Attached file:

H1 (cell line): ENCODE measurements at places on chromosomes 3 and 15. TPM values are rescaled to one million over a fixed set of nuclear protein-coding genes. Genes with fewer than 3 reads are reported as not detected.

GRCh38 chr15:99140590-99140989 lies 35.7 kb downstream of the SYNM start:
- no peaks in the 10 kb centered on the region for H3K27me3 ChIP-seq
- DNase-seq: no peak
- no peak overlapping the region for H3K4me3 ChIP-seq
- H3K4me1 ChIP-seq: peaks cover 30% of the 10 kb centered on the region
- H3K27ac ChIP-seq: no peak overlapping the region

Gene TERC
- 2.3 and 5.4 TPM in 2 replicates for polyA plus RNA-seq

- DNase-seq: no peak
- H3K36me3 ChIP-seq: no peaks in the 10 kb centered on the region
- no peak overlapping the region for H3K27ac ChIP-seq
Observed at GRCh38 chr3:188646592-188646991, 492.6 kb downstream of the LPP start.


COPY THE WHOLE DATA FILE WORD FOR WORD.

H1 (cell line): ENCODE measurements at places on chromosomes 3 and 15. TPM values are rescaled to one million over a fixed set of nuclear protein-coding genes. Genes with fewer than 3 reads are reported as not detected.

GRCh38 chr15:99140590-99140989 lies 35.7 kb downstream of the SYNM start:
- no peaks in the 10 kb centered on the region for H3K27me3 ChIP-seq
- DNase-seq: no peak
- no peak overlapping the region for H3K4me3 ChIP-seq
- H3K4me1 ChIP-seq: peaks cover 30% of the 10 kb centered on the region
- H3K27ac ChIP-seq: no peak overlapping the region

Gene TERC
- 2.3 and 5.4 TPM in 2 replicates for polyA plus RNA-seq

- DNase-seq: no peak
- H3K36me3 ChIP-seq: no peaks in the 10 kb centered on the region
- no peak overlapping the region for H3K27ac ChIP-seq
Observed at GRCh38 chr3:188646592-188646991, 492.6 kb downstream of the LPP start.